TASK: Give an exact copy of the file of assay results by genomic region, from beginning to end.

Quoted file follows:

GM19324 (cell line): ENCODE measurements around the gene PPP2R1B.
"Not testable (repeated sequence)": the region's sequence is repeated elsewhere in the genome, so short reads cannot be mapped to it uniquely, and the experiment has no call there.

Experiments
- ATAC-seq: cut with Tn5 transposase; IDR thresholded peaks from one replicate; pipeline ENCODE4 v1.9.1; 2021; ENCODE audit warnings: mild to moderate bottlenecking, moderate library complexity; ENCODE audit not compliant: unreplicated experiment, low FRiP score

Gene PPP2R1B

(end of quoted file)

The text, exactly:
GM19324 (cell line): ENCODE measurements around the gene PPP2R1B.
"Not testable (repeated sequence)": the region's sequence is repeated elsewhere in the genome, so short reads cannot be mapped to it uniquely, and the experiment has no call there.

Experiments
- ATAC-seq: cut with Tn5 transposase; IDR thresholded peaks from one replicate; pipeline ENCODE4 v1.9.1; 2021; ENCODE audit warnings: mild to moderate bottlenecking, moderate library complexity; ENCODE audit not compliant: unreplicated experiment, low FRiP score

Gene PPP2R1B